Writing my dissertation was an experience I had been looking forward to starting for most of my time at university. Although at first I had no idea what I wanted to write about, through Field and Subject work I discovered the world of calligraphy; Arabic calligraphy in particular. I began to research and enjoyed watching various videos throughout my research, however I began to find reading very difficult, not only because most of the research the topic that I was researching into was in Arabic, but also because I found out that I have dyslexia. Calling this a hurdle, is an understatement, but its what I had to overcome and although I tried my best to get as much help for it; circumstances didn’t allow for any further help to be given to me. I continued to research and although hit ‘ a wall’ for a period of time, I ensured I was always informed on any updates in the world of Arabic calligraphy and in the Arabic graffiti scene; to keep motivated.
Looking more into the history of the world of Arabic calligraphy made me feel a sense of pride and I was incredibly interested in the way the language was able to spread not just in the arabian peninsula; but also on a global scale over time. The religious connections that Arabic calligraphy has with Islam are plenty, and it is believed that Arabic is the sacred language representing Islam now. The spreading of the language and the religion, ensured that calligraphy remained loved and appreciated through time. The verse in the Quran named “Al Qalam” meaning The Pen, discusses the importance of documenting history and the stories through time to ensure the same values and morals remain with the future generations, through the use of a pen and calligraphy. Calligraphy was also a way to show respect to the text in the holy book, as it is considered a skill that may only be mastered by a pupil who is also trained by a master, after much practice. This added an importance to the skill and the reputation that goes with being named a skilled master calligrapher; ensuring that it has remained a respected skill till this day.
I researched more into the contemporary side of calligraphy as that is where I was able to find a large variety of resources to research and was able to connect it personally to myself (as I grew up in Jordan in the Middle East, and this made it interesting and easy for me to relate to). Festivals, exhibitions and work from Dismaland inspired me both in my dissertation and in my practical work for my Subject project (gallery exhibition), are all the way I tried to research and what I began to become influenced by in my dissertation and in my practical work. I started to see the two merge into each other naturally throughout my work and began to feel inspired to continue to incorporate Arabic calligraphy in my practical work.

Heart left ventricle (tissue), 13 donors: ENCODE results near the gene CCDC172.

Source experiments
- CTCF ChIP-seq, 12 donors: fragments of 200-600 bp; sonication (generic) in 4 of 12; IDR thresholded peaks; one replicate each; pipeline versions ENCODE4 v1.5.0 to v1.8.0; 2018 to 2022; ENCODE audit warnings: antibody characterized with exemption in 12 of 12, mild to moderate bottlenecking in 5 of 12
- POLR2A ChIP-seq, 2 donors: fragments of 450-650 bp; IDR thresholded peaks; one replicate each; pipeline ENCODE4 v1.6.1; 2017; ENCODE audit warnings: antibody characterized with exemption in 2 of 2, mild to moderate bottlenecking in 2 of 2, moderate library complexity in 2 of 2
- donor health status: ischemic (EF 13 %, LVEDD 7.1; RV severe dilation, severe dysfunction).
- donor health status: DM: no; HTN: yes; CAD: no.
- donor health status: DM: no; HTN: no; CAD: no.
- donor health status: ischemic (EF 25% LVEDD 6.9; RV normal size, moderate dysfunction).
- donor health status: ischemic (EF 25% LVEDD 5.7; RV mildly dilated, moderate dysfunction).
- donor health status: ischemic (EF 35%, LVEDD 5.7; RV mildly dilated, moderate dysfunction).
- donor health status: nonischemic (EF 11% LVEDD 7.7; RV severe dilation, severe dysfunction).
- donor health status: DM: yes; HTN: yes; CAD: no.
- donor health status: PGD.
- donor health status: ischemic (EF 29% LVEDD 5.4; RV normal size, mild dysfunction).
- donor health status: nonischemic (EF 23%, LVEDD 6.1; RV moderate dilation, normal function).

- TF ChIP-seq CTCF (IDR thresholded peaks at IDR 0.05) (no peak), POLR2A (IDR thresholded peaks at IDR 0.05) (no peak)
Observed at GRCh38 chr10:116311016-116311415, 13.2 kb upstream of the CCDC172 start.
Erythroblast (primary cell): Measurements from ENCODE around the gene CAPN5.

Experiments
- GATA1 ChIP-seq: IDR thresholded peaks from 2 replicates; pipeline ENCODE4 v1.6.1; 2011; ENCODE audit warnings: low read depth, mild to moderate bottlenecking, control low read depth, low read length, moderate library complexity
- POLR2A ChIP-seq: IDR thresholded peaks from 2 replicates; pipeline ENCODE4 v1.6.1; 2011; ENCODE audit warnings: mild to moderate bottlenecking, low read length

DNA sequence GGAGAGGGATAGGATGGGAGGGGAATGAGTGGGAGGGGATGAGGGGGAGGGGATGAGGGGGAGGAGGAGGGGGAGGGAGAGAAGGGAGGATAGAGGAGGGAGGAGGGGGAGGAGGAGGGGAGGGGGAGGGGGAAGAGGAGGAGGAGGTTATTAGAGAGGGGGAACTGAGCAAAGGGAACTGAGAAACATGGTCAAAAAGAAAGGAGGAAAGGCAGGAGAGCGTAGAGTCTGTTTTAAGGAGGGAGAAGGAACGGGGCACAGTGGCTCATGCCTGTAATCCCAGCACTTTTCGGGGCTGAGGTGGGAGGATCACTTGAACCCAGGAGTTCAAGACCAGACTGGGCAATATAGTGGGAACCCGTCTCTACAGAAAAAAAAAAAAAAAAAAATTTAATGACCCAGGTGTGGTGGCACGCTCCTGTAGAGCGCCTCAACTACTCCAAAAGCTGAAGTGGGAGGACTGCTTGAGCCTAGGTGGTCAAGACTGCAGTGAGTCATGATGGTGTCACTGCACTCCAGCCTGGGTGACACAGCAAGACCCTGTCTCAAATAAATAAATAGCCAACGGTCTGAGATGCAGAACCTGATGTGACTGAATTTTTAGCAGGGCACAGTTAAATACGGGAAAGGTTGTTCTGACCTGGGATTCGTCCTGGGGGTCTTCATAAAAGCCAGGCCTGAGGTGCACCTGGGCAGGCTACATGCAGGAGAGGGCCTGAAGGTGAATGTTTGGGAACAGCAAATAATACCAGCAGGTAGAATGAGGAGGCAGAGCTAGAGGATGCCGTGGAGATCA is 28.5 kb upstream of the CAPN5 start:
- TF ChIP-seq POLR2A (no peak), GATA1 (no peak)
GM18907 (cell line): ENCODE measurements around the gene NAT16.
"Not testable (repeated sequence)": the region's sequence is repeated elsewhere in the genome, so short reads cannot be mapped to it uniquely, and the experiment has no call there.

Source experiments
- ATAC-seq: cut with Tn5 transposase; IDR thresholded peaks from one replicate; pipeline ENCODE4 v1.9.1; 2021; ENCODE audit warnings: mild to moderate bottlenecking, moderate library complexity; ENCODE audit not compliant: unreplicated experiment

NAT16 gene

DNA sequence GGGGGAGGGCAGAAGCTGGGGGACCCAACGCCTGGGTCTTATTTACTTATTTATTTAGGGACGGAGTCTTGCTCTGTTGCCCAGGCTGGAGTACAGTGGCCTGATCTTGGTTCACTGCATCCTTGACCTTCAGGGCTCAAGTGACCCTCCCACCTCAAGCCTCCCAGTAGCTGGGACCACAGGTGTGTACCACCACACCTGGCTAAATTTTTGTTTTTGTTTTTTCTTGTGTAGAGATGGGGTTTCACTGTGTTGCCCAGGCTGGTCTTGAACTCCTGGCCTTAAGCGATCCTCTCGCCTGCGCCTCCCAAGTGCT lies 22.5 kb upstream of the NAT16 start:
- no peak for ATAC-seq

In my dissertation I examine the different styles of old Arabic calligraphy and where they all decent from (which is scattered and influenced from all over the Arabian Peninsula). I then proceed to look into and examine the way contemporary Middle Eastern artists and artists that have been inspired by the Middle Eastern art, are creating work with the same traditions, styles, structures and rules applied in calligraphy throughout their work. This was something that inspired me to practice my calligraphy skills in my work and incorporate the same rules in the way I write all the text throughout my work.
Looking at contemporary Arabic artists like Mohammed Gaber from Egypt, whose work has been used as a symbol of unity in during the Egyptian revolution.
Or Shirin Neshat whose work is about socio-economical issues and issues of inequality for women in the Middle East, having lived in places like Saudi Arabia and Morocco.
Throughout my research I began to feel more and more inspired and passionate about the issues in the Middle East and in my opinion my dissertation research is what really kept me inspired and become more aware about the issues in the Middle East in recent history.
In my practical work I incorporated Arabic calligraphy, poetry, emotional responses and objects that I found that relate to my work, all together, to create a personal and strong emotional feeling, for the viewer to experience the narrative of my work, which is usally about the refugees and war. Although my work has taken a toll on me at times, as it is not particularly happy concepts my work deals with, I have remained inspired and tried to use my dissertation research as fuel for creating my work, which I am so passionate about, and want to make a difference and have my voice heard, when it comes to the Middle Eastern issues and the way through art, messages and truths can be shared. Silent protests can be held and symbols of solidarity can be shared enabling the voices of the people to be heard.
I have been using the material and objects in my work along side the calligraphic skills that I have learnt throughout my dissertation research, to be the strength and foundations in my work to portray my narrative concepts. Through using found objects that I have collaged, painted and written calligraphy over them, I have created pieces that have more of a cultural representation as though the objects themselves have the ability to suggest to the viewer what my work is about.
I have thoroughly enjoyed writing my dissertation and although its been difficult and trying at times, it has opened a whole new world of inspiration and respect in my artist work and I know i will continue to research and practice calligraphy throughout the rest of my work for a long time to come.